Something new under the sun… a laser spectroscopy talk that even biologists understand!
Today’s post is the final installment for the Midwest Photosynthesis Meeting highlight reel. Peter Dahlberg, a graduate student in the Engel lab at the University of Chicago, won the award for best graduate student talk. Of course the work he is doing is cool and providing the field with interesting new information, but let me just set up what a testament his presentation was for science communication.
The Engel lab studies systems at the intersection of biology and quantum mechanics. Great examples of this include energy transfer within various antenna complexes in photosynthetic systems. These events occur on the fastest of timescales. The types of information this lab group is after requires new methodologies for measurement. So, what does this translate into? They use lasers and build their own fancy optics systems from scratch. They use complicated algorithms and terms like ‘time domain’ and ‘frequency domain.’ Needless to say, when these kinds of spectroscopists start talking, those of us on the biochemical and molecular biology side of photosynthesis research start to tune out and doodle in our abstract books because the speaker has lost us after the title slide. I think that studies have even been done on the snooze-inducing properties of femtosecond resolution spectroscopy talks on biologists. It should also be noted that his talk was scheduled to begin at the same time as the LSU vs. Alabama game.* However, it was the beginning of the evening session and I was determined to listen with fresh ears after a beautiful afternoon of walking through the surrounding fall forest. Before I knew it he was already on his fourth slide and I was still keeping up with what he was talking about.**
The key to explaining the general type of spectroscopy they use was a 1.5 min video animation of photons moving through their system from the first beam split, through the sample, removal of scattering interference and onto the detector. Yes, there were more steps along the way, but that gives you the gist. If I had watched that video a few more times, even I could probably explain it to you. I highly recommend checking out the Engel lab website. I couldn’t find a link to the video animation (but it would require some voiceover work to be a stand-alone piece), but there are lots of other descriptions of their novel spectroscopies.
Peter’s talk was all about overcoming some technical limitations in the fundamental data collection system. In order to capture the information they needed, it would normally require sampling a couple of dimensions worth of time domain space. Translation: their measurements took ~10 hrs. So for reconstituted systems like the antenna systems from purple bacteria in lipid micelles, that’s OK albeit a pain in the *ss. But, the Engel lab wants to study real systems in vivo. ~10 hours per measurement just isn’t going to cut it and the data would still be crappy because real biological systems have a considerable amount of inherent light scattering that is going to add tons of noise to their precious 2D spectra. Peter presented a modification to their 2D spectroscopy that allowed them to sample the same time domain space as the 10 hour measurement, but get collect the data in a single laser shot. Of course it has a cool acronym ‘GRAPES’.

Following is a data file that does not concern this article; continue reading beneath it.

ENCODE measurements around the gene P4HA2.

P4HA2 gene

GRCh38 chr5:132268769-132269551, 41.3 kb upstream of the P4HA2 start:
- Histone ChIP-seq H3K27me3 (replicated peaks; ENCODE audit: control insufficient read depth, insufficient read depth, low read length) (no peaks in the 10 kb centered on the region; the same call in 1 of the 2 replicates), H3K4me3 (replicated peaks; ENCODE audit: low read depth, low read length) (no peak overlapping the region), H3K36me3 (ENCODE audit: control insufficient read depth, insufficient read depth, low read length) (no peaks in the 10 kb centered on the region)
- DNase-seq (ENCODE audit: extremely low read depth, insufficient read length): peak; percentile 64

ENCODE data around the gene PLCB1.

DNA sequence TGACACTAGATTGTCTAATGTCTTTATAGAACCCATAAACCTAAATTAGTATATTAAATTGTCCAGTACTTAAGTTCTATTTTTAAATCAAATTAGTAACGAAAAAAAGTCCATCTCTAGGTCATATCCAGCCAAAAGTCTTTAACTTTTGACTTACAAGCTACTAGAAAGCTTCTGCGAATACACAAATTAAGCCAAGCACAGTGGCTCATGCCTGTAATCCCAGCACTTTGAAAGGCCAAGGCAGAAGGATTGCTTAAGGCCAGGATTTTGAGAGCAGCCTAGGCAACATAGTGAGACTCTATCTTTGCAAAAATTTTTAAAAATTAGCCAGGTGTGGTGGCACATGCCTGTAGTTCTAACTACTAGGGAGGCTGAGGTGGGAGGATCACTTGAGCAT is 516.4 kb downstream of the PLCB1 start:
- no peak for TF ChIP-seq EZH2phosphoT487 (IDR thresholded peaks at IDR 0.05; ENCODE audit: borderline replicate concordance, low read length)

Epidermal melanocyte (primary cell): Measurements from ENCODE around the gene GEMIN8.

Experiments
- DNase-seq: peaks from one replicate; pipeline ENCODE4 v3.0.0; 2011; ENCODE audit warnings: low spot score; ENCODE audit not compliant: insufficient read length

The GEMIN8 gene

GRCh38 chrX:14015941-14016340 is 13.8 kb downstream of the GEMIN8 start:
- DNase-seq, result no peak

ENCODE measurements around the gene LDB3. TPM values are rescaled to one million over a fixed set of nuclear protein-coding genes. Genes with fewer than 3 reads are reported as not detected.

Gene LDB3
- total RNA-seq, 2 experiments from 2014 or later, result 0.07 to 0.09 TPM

“Gradient Assisted Photon Echo Spectroscopy (GRAPES) uses tilted wavefronts to create an array of delay times spatially within the sample and then images the signal with a CCD. An entire 2D spectrum can be acquired in a single laser shot.”
So now the same data from an experiment that used to take 10 hours can now be collected in 3.5 seconds! That is sure to shave some time off of Peter’s time-to-PhD.
He also presented a modification that allowed them to eliminate the scattering noise associated with the in vivo samples so that clean data could be obtained for whole cells of the purple bacterium Rhodobacter sphaeroides. These samples were used as a test case, and the new in vivo data is very similar to that previously collected for micelle-reconstituted light-harvesting complex 2 samples. This provides an experimental proof that the new technique works. There were some subtle differences in the in vitro vs. in vivo spectra, but these hint at biological differences in energetic coupling that must be further explored.
The moral of the story: Complicated laser spectroscopy can be presented to a general scientific audience in a way that is understandable. Biophysicists take note because the Engel lab is raising the bar for science and communication.
*We will not speak of the final score of that game. That is all.
**It really was his presentation skills and not any recently-acquired Dr. PhD superpowers.
P.D. Dahlberg, A.F. Fidler, J.R. Caram, P.D. Long, and G.S. Engel, “Energy Transfer Observed In Live Cells Using Two-Dimensional Electronic Spectroscopy” J. Phys. Chem Lett. 4, 3636-3640 2013.
A.F. Fidler, V.P. Singh, P.D. Long, P.D. Dahlberg, and G.S. Engel, “Probing Energy Transfer Events in the Light Harvesting Complex 2 (LH2) of Rhodobacter sphaeroides with Two-Dimensional Spectroscopy” J. Chem. Phys. 139, 155101 2013.
E. Harel, A.F. Fidler, G.S. Engel, “Real-time Mapping of Electronic Structure with Single-shot Two-dimensional Electronic Spectroscopy” PNAS 107 16444-16447, 2010.